The professional mourner is a historical occupation practiced in near Eastern cultures which started more than 2,000 years ago and is still practiced in some countries. It consists on families paying women to mourn at funerals. Prices vary if you want to include or not tears. Why pay them? These women provide social proof that the deceased was loved.
In Japan, you can hire spouses, best men, relatives, friends, colleagues, boyfriends and girlfriends for parties and public appearances…
How many brands and companies are taking tempting shortcuts to stuff their email database with thousands of irrelevant people, get more Twitter followers and/or increase by thousands their Facebook fans?
What all the examples above have in common is the key phrase “optical illusion” and that they only have impact on once-off events.
Let’s say you are working on developing a sustainable social media strategy to present to your CEO and one of the goals reads: Acquiring 10,000 Facebook fans…
What’s the purpose?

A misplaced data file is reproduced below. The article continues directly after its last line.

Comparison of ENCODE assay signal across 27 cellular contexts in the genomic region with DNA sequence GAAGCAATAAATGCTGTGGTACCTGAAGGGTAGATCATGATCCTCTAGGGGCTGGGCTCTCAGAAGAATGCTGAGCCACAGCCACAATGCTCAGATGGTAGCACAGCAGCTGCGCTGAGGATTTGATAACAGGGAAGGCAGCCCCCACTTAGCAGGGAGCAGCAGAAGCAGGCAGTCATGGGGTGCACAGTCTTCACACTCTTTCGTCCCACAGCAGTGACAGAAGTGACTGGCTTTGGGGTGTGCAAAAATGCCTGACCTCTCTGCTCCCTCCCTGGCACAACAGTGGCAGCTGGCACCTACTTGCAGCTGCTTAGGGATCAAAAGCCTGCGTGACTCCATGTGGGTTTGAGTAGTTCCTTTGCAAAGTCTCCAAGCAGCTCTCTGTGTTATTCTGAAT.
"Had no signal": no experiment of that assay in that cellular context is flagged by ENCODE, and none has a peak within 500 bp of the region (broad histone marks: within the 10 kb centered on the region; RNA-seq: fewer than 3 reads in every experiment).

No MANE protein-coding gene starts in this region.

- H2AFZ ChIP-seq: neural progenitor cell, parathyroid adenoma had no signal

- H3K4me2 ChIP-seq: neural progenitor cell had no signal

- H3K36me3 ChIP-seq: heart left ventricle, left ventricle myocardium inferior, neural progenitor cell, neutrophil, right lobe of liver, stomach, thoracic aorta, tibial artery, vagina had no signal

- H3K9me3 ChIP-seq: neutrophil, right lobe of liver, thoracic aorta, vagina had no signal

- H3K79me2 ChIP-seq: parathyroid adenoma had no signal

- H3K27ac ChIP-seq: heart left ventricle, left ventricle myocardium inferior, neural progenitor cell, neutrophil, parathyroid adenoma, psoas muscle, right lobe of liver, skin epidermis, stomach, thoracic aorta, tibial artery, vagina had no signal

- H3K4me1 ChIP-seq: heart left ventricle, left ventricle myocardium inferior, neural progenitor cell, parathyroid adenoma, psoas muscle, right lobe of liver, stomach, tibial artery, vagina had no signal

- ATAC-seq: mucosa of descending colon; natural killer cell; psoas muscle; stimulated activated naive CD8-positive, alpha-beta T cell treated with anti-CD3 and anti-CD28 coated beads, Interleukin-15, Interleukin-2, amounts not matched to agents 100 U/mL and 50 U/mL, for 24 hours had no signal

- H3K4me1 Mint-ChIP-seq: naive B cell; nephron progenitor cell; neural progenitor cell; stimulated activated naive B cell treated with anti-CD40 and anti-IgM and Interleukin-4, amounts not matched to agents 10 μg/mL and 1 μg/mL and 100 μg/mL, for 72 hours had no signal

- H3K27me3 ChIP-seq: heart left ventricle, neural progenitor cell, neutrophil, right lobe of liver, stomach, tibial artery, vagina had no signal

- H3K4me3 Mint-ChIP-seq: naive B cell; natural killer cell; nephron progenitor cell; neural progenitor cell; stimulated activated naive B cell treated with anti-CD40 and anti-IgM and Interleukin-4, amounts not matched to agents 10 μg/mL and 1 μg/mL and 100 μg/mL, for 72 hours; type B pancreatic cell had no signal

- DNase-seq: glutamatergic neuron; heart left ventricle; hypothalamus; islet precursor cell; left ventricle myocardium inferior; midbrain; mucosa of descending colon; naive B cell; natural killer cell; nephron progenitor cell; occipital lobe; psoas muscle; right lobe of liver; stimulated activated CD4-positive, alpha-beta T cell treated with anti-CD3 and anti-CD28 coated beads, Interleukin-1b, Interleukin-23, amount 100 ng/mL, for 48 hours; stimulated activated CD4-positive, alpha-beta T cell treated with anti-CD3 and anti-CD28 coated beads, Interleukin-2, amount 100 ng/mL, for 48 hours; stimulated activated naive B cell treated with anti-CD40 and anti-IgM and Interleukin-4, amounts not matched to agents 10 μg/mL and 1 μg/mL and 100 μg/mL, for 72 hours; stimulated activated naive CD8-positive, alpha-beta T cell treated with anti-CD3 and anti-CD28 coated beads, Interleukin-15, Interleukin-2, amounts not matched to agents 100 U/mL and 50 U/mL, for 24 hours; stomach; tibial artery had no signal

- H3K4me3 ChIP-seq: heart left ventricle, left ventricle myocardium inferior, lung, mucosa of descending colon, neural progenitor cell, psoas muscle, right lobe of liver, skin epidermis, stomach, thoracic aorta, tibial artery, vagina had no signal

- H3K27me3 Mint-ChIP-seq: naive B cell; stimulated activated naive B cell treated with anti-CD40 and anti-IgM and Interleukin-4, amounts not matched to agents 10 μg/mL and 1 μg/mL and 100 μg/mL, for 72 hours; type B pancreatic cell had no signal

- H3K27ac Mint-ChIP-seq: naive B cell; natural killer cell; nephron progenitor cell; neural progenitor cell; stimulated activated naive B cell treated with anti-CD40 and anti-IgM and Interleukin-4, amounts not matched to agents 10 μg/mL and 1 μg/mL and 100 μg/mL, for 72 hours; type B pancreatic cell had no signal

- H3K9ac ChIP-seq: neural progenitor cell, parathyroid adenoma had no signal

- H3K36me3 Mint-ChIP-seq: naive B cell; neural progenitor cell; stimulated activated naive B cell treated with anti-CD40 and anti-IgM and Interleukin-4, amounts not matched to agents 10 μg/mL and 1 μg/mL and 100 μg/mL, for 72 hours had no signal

Every time I ask that question, very few professionals are able to answer it specifically. The majority would provide a general answer that consists on “increasing sales and revenue”.
If we go back to the specific “goal” of 10K fans mentioned above, it would look like the idea is to increase reach (In your head: reach = traffic, visits, unique visits, impressions, clicks through, revenue). Yet, when I ask what the purpose in this case, the answer I’m given is about sales and not reach. Stay with me.
Does your company want 10,000 new Facebook fans or 10,000 net new customers acquired through Facebook and/or other platforms? Maybe, you’re simply looking at a target of just 200 more transactions for Q4.
The idea is to use social media as a platform to support your existing business objectives. Coming up with all these amount of followers and fans as main goal will:
- Deviate you from your core company goals
- Tempt you to go for shortcuts to inflate those fans/followers to justify your social media programme
- Frustrate you: Building a community with people that don’t care about your brand and will never buy your products and services, will simply not improve anything at all.
The point is not to avoid fan targets. The point is to first respond to the main objectives and then work out secondary targets (like fan acquisition) from there.
Have you gone through any similar experience when working out your strategy? Please share your thoughts and experiences below